Adjusting to Air Travel Changes:
"I Will Still Fly the Skies"
editor's note: Since this story was written, the Transportation Safety Administration has changed its regulations to allow liquids and gels in containers of three ounces or less. See their website for details.
It has been almost five years minus a month since September 11, 2001, a date that changed the way we will travel forever. It is now August 11, 2006, and I am headed to the airport the day after the break-up of a terrorist plot in England to down ten planes.
The news on the radio heading up to Albany was filled with delay info for New York City airports, and as I parked the car at Albany Airport there seemed to be huge lines there also.
Until things get sorted airport changes will fluctuate, so go to the source. TSA or the Transportation Security Administration is responsible for implementing the changes leaving to reason that their website would be a good place to get last minute info.
For a complete list of banned items scroll down to the bottom of this story. The travelers most impacted are those who loved traveling without dealing with checking in bags.
It has always been my least favorite part of air travel: the dreaded security check. For now at least wear shoes that are easy to remove--loafers or sandals instead of lace-up sneakers or boots. Save your time and everyone else’s by just stripping as much as possible including belts, jewelry and change. Most of the delay caused was due to travelers who repeatedly beeped when screened.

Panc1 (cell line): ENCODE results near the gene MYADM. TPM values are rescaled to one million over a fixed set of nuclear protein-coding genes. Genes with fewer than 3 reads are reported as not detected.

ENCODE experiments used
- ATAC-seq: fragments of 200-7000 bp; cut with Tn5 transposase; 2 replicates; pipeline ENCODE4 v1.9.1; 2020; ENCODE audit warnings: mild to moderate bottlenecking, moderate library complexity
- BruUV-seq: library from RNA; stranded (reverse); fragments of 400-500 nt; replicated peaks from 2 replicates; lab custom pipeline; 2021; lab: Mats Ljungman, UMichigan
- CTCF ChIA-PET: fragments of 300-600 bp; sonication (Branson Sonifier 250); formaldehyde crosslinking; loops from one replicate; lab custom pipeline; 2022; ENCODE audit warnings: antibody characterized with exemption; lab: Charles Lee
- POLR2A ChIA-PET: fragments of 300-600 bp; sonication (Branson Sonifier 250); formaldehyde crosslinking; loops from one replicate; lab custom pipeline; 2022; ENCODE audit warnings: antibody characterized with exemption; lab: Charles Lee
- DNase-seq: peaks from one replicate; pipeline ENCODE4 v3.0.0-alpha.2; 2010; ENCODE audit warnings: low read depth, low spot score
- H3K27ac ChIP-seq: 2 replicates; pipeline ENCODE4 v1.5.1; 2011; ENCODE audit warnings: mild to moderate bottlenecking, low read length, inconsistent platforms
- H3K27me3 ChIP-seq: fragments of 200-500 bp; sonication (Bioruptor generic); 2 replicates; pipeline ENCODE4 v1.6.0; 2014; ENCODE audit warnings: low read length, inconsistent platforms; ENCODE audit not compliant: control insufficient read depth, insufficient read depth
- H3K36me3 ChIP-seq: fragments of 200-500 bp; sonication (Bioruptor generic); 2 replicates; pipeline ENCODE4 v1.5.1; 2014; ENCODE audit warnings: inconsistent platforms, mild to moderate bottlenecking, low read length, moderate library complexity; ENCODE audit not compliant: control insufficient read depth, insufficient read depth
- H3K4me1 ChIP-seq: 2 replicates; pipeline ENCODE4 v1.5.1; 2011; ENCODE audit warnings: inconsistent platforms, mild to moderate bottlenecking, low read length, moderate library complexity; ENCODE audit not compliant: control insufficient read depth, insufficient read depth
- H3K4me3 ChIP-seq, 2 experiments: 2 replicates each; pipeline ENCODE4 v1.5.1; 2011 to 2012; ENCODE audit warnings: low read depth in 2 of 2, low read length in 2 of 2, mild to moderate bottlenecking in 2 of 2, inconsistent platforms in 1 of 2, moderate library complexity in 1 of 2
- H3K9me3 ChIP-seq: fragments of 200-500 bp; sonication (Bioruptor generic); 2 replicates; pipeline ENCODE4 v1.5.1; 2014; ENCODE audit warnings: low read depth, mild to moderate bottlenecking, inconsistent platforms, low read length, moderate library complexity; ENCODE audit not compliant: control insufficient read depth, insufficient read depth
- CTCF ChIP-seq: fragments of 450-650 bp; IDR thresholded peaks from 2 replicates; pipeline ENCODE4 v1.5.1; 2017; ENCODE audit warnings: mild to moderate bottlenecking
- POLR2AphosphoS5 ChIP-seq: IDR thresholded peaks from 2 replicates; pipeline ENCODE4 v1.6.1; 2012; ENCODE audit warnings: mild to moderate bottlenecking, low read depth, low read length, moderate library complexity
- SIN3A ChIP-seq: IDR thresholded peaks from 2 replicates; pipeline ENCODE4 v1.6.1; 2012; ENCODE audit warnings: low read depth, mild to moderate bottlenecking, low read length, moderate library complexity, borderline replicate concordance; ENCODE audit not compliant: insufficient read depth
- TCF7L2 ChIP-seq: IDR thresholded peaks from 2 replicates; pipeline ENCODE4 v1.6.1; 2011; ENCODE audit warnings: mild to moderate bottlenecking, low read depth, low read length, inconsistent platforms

This airport was by far the busiest I passed through, with delays from the past week just getting sorted out. It also happened to be fortuitous for me. It has been years since I played the bump game. Bumping is volunteering to surrender your space on a flight for future flight vouchers. In my case, my wife and I received a total of $800 for future travel on Southwest good for the next year and a room at a Double Tree Hotel.
On my cross country trip I really didn’t suffer due to changes much at all. I did allow for more time in airports and really just took for granted that once again vigilance is now necessary. I carried far less on board and resigned myself to include time at the baggage claim. I hydrated as much as possible while still on the ground and carried a good book to pass the time.
thought about how lucky I was that I didn’t own a Body Shop franchise at an airport. The bottom line is that I will still fly the skies!
Due to enhanced security measures most liquids, gels, lotions and other items of similar consistency are not permitted in carry-on baggage. These types of items must be packed in your checked baggage.
Liquids, gels and lotions can be purchased beyond the checkpoint but must be disposed of before boarding the aircraft.
Exceptions: Baby formula and breast milk if a baby or small child is traveling; prescription medicine with a name that matches the passenger’s ticket; up to 8 oz. of liquid or gellow blood sugar treatment and up to 4 oz. of non-prescription liquid medications.
Prohibited Make-up and Personal Items
Aerosal spray bottles and cans
Hair styling gels
Food and Drinks
Baby teethers with gel or liquid inside
Children’s toys with gel inside
Under certain circumstances, some items from the list above are permitted.
Baby formula and breast milk are allowed in your carry-on baggage or personal items. You can take these through the security checkpoints and aboard your plane. However, you must be traveling with a baby or toddler. All items including formula or breast milk will be inspected
You or your baby or toddler will not be asked to test or taste breast milk or formula. Security Officers will not test or taste formula or breast milk.